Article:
Anonymous Coward says:

Re: Re: Re: How do we know he pointed a gun at them?

Way to completely miss the point. Who’s to say he ever touched his gun in the presence of the cops? Much less pointed it at them?

Dead men tell no tales, so the only ones saying he pointed a gun at them are the cops who shot him dead. They’ll have to justify that killing, so they have a powerful incentive to “remember” him pointing the gun at them. It wouldn’t do to admit for example, that he had his gun on his nightstand, and some cop shot him because he thought he was going for it. Or he had his gun in his hand, but his hands were in the air and some cop shot him as he tried to obey a command to put the gun down.

Or to put it more simply, how do we know the cops didn’t just shoot him in error, or in cold blood, and blatantly lie about it to protect themselves? We don’t. It would not be the first time that’s happened, especially in recent times where the odds of someone recording the encounter and it contradicting the cops account is much greater.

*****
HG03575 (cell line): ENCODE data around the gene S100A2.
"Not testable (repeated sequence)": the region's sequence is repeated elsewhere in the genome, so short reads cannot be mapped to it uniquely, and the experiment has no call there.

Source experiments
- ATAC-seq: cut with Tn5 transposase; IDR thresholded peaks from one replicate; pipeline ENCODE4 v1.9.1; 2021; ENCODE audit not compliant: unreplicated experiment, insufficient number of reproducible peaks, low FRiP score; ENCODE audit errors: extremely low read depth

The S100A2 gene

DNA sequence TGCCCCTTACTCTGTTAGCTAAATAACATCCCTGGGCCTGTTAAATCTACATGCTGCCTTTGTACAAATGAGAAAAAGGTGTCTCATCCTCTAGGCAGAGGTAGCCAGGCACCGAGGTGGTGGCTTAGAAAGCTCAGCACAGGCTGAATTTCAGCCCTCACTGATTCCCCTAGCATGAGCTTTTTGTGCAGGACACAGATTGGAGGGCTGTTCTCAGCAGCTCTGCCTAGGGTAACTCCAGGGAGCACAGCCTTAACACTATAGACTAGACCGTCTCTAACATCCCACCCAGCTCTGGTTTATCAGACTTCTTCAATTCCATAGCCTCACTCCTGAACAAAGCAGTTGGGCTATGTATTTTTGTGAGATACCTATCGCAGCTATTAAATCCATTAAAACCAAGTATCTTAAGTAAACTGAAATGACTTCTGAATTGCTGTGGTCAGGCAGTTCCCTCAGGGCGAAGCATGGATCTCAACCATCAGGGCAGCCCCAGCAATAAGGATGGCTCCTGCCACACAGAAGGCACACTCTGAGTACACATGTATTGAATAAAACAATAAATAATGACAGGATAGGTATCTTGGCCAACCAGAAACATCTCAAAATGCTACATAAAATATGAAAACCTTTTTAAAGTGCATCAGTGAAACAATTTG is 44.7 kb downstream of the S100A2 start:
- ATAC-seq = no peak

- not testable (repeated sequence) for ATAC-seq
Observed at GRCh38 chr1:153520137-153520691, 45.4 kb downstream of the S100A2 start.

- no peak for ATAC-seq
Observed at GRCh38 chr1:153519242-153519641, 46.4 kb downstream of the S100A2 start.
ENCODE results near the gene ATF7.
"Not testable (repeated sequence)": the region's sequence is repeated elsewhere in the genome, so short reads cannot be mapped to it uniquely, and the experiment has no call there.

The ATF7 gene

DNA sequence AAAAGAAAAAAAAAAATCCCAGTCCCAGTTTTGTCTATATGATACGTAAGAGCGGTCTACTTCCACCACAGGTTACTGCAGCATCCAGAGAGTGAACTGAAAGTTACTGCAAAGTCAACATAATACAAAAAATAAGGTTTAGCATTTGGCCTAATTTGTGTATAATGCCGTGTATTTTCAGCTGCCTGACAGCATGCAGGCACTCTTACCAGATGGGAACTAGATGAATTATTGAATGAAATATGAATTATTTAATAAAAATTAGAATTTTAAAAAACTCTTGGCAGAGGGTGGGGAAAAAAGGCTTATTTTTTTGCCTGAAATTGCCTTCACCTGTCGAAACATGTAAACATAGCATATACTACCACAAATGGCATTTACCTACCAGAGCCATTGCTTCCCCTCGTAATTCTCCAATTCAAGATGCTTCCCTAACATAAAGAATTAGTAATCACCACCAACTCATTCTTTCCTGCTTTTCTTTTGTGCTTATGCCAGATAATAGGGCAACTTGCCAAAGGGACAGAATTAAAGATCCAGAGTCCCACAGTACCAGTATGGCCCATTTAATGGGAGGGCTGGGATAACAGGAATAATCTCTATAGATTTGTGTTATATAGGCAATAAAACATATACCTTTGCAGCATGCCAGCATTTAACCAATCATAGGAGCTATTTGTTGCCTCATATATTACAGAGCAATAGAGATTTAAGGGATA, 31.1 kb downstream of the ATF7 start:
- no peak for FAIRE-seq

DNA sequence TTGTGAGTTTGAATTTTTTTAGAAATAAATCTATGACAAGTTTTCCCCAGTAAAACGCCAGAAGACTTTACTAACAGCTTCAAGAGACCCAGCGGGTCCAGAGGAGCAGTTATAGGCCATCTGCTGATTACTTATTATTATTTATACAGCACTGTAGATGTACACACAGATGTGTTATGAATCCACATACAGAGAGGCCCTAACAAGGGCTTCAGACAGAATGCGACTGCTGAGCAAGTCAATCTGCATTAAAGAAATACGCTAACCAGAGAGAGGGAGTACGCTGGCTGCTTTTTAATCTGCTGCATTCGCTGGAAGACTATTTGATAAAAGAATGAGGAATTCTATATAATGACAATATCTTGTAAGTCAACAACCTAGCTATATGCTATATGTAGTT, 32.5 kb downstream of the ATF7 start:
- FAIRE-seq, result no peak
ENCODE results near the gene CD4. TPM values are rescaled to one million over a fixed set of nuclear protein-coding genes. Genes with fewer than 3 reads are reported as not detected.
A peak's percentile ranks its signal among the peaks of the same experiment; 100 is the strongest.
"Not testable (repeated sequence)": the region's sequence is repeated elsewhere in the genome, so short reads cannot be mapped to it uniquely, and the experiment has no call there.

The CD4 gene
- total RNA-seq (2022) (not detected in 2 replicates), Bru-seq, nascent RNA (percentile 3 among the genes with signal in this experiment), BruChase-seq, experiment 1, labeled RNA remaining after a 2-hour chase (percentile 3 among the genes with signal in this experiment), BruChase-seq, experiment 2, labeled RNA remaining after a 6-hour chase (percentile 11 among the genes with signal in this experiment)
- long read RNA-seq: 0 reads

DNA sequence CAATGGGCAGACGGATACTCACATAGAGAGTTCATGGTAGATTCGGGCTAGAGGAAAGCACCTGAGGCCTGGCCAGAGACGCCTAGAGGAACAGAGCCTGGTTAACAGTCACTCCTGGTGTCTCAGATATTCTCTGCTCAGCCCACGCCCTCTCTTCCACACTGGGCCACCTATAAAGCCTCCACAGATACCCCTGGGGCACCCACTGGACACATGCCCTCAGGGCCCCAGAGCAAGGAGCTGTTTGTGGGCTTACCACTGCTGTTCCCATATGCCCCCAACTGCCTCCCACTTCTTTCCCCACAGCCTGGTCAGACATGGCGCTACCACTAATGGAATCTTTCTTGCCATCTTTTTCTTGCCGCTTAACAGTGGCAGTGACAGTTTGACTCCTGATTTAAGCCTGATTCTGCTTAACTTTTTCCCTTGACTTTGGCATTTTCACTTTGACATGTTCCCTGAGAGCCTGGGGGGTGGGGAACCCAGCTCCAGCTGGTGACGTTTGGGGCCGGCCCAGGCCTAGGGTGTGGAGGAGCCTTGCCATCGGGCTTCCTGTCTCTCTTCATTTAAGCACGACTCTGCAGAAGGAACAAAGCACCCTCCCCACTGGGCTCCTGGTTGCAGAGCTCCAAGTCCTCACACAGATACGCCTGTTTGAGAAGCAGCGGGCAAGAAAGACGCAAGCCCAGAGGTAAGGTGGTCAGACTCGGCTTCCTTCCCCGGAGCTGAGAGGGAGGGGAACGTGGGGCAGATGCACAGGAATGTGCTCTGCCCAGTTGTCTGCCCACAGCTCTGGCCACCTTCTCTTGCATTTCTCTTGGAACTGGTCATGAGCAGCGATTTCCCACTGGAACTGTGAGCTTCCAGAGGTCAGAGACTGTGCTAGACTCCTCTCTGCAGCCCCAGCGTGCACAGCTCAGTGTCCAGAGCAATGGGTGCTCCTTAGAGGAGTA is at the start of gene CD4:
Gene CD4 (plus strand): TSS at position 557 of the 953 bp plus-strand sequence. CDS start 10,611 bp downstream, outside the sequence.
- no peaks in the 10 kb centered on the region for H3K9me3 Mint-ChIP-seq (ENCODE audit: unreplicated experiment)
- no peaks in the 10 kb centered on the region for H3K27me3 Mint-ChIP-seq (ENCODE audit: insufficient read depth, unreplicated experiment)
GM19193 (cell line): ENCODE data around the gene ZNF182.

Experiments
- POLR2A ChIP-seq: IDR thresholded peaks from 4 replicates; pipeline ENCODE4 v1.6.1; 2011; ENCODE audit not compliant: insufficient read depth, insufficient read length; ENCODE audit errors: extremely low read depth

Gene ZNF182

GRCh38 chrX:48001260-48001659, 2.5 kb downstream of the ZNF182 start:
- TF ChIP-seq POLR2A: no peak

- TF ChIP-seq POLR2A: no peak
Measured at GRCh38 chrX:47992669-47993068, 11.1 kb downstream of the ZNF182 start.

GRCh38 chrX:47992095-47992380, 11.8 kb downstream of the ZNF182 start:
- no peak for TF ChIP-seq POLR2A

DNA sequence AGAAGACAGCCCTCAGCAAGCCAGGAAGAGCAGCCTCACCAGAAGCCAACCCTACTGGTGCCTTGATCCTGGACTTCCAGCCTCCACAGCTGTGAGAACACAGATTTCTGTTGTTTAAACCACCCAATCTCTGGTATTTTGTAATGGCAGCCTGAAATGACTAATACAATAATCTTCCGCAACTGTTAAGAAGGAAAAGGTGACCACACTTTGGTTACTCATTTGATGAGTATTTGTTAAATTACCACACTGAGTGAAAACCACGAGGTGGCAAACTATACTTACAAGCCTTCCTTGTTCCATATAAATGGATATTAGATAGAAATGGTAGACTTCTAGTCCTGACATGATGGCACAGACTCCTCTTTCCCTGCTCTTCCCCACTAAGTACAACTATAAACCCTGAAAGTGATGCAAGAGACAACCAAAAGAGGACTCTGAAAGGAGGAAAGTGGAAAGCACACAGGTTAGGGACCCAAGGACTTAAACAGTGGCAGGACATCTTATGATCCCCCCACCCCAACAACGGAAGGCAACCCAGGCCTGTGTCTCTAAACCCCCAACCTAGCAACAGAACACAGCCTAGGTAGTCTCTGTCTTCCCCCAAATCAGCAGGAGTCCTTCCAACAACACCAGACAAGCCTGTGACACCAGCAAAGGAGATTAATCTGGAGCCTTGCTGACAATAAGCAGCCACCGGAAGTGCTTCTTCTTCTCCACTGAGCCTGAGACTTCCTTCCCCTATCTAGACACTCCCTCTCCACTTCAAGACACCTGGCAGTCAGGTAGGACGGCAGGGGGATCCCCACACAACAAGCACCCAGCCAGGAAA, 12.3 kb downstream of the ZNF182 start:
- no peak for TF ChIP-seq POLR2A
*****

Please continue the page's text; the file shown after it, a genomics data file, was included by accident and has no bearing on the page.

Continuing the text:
Anonymous Coward says:

Re: “Westcott had a gun (a legally-owned one) which he raised...”

they will get far more than you think… lets put a gun in your hand and have “unkown” assailants busting in your door unexpected and see how you react.

I would be a juror that would acquit any citizen on trial for murder of an officer in a no knock/surprise raid inside their own home.

Anonymous Coward says:

Re: Re: “Westcott had a gun (a legally-owned one) which he raised...”